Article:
Many patients currently waiting for operations across the globe have faced the prospect of having their procedures delayed or even cancelled in the light off the COVID-19 pandemic.

New research by the COVIDSurg collaborative has projected that, over a 12-week period of peak disruption to hospital services due to COVID-19, 28.4 million elective surgeries worldwide were cancelled or postponed in 2020.

Data derived from surgeons across 359 hospitals and 71 countries resulted in the projections. The modelling study also suggested that each additional week of disruption to hospital services will lead to a further 2.4 million cancellations.

The full paper can be viewed here.

Covid 19 Surgery

COVID-19 patients who undergo surgery are at increased risk of postoperative death – global study

COVID-19 patients who undergo surgery are at increased risk of postoperative death – global study

Patients admitted to hospital for surgical procedures after contracting COVID-19 are at a greatly increased risk of postoperative death, compared to patients undergoing surgery who do not have SARS-CoV-2 infection.

Research conducted through the COVIDSurg collaborative has provided evidence that shows the impact that COVID-19 is having on patients who undergo surgical procedures across the world.

Data collected for 1,128 patients from 235 hospitals, located across 24 countries has resulted in the collective recommending that thresholds for surgery during the pandemic are raised compared to normal practice.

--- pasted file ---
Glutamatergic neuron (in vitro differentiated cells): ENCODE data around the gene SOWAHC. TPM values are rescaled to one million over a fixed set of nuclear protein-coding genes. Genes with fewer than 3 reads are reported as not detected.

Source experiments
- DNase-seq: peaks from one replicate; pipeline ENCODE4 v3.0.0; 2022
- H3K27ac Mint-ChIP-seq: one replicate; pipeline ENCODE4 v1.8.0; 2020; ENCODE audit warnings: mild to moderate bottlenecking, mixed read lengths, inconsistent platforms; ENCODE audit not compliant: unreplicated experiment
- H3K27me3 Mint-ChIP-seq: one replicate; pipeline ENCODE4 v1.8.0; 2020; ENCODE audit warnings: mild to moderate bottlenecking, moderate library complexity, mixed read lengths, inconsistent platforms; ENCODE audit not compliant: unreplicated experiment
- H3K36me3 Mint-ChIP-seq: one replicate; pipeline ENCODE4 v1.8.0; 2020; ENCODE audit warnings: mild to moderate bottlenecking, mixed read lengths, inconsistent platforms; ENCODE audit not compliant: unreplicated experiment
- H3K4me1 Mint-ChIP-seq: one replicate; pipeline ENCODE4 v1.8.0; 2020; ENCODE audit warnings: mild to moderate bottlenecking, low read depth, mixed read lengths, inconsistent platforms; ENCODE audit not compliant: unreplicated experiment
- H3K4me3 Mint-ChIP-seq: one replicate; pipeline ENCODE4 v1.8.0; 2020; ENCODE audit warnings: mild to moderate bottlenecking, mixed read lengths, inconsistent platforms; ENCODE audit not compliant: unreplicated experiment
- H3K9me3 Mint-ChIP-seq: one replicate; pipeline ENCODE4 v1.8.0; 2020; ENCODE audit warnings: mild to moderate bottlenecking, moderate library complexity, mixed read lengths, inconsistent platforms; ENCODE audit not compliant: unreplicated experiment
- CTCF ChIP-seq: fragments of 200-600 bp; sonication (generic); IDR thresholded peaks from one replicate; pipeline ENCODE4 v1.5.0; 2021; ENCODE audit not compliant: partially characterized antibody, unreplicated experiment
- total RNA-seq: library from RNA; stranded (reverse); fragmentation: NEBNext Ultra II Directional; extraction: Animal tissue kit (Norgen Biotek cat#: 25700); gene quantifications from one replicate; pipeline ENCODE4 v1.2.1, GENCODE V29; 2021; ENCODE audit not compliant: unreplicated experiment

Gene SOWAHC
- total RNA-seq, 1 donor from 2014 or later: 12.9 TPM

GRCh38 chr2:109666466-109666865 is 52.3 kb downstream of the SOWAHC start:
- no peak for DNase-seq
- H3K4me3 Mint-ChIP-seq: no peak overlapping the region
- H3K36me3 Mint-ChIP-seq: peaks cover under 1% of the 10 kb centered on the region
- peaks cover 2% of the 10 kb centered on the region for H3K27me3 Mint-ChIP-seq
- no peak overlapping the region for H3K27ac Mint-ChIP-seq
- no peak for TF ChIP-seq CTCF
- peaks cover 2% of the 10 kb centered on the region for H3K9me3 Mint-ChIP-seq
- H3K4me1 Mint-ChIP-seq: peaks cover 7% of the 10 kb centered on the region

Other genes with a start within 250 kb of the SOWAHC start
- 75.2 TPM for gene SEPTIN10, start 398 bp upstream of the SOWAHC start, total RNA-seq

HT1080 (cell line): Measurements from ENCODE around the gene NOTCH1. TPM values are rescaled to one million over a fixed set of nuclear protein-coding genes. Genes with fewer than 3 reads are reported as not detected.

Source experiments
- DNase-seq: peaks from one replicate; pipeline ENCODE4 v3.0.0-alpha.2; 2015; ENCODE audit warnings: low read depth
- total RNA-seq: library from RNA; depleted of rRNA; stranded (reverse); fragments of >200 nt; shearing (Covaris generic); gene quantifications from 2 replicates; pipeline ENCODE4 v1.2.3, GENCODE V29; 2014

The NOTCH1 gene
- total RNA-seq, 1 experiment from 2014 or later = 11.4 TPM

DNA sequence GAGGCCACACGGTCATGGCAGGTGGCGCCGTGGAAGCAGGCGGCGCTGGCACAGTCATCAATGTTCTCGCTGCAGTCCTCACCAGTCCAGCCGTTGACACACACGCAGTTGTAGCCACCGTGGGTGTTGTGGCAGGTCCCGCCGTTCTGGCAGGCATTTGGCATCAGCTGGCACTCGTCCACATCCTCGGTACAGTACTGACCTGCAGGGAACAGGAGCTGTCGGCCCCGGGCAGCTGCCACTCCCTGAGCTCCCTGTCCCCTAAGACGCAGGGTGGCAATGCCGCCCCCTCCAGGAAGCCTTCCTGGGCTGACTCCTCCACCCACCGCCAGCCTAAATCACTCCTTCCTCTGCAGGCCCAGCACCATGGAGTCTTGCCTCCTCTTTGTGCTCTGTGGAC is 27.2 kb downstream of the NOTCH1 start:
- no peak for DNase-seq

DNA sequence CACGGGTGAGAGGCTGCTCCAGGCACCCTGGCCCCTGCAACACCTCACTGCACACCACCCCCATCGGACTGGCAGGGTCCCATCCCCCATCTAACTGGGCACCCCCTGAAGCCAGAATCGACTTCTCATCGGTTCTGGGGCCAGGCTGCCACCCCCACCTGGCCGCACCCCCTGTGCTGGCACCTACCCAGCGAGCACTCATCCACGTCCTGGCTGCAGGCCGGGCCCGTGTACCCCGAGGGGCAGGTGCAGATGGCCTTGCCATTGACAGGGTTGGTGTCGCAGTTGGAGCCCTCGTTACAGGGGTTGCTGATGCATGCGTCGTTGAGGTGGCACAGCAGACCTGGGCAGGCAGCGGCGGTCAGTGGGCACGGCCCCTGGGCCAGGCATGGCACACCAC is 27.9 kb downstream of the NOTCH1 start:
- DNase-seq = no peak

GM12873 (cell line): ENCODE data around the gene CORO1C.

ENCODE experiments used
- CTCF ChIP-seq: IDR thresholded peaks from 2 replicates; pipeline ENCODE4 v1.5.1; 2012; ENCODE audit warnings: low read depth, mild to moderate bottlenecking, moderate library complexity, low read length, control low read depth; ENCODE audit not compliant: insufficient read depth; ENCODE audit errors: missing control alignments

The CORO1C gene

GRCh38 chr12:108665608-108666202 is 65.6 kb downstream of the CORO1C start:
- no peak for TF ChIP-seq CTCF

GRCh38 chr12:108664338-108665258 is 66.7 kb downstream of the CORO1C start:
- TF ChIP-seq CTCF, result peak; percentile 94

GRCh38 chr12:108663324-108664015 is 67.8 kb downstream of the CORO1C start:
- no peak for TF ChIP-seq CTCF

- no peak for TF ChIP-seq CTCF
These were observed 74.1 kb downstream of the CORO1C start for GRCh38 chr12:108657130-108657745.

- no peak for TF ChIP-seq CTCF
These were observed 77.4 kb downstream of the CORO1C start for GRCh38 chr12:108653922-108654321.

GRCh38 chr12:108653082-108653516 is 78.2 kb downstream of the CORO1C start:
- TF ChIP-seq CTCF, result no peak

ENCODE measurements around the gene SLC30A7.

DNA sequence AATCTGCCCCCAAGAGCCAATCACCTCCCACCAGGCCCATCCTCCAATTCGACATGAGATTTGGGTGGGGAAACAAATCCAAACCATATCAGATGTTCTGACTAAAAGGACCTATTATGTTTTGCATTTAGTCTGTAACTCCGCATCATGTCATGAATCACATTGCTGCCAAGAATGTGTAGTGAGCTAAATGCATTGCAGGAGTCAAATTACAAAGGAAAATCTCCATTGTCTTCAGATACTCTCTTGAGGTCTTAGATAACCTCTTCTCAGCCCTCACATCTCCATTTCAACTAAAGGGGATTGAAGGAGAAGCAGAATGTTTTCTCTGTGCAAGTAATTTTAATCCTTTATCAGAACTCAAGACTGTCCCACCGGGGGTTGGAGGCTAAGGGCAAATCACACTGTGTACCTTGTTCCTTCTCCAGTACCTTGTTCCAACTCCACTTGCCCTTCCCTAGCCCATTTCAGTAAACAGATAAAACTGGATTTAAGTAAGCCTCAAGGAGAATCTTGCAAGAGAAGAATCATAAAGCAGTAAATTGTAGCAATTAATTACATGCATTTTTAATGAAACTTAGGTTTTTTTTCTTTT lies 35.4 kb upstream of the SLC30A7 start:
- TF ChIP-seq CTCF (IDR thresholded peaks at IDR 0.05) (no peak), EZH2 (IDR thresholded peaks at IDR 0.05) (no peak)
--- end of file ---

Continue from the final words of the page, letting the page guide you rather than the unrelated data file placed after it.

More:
The full paper can be read here.

Medical Patient Isolating

NIHR-funded study shows patients who isolate before surgery are 20% more likely to develop postoperative lung complications

NIHR-funded study shows patients who isolate before surgery are 20% more likely to develop postoperative lung complications

The COVID-19 pandemic has required patients across the globe to isolate prior to surgery to minimise exposure to SARS-CoV-2 infection and its complications.

A new global study from the COVIDSurg collaborative has shown a clear link between isolation of such groups and increased risk of developing post-operative lung complications, compared with patients who do not isolate.

The research team said that the results of the study go against current guidance in common use which mandates isolation before surgery.

The paper can be viewed here.

Global Surgery Lung Infections

Urgent changes needed to global guidelines designed to stop surgical site infection

Wound infections are the most common problem after surgery, with this issue being particularly prevalent in developing countries.

New innovations have promised to tackle this issue, but the release of findings from a new study from the FALCON collaborative demonstrate a clear need to change current guidelines.

Carried out in Benin, Ghana, India, Mexico, Nigeria, Rwanda and South Africa, the FALCON trial found that using more expensive interventions to prevent Surgical Site Infection (SSI) were no better than cheaper alternatives.

The full paper can be viewed here.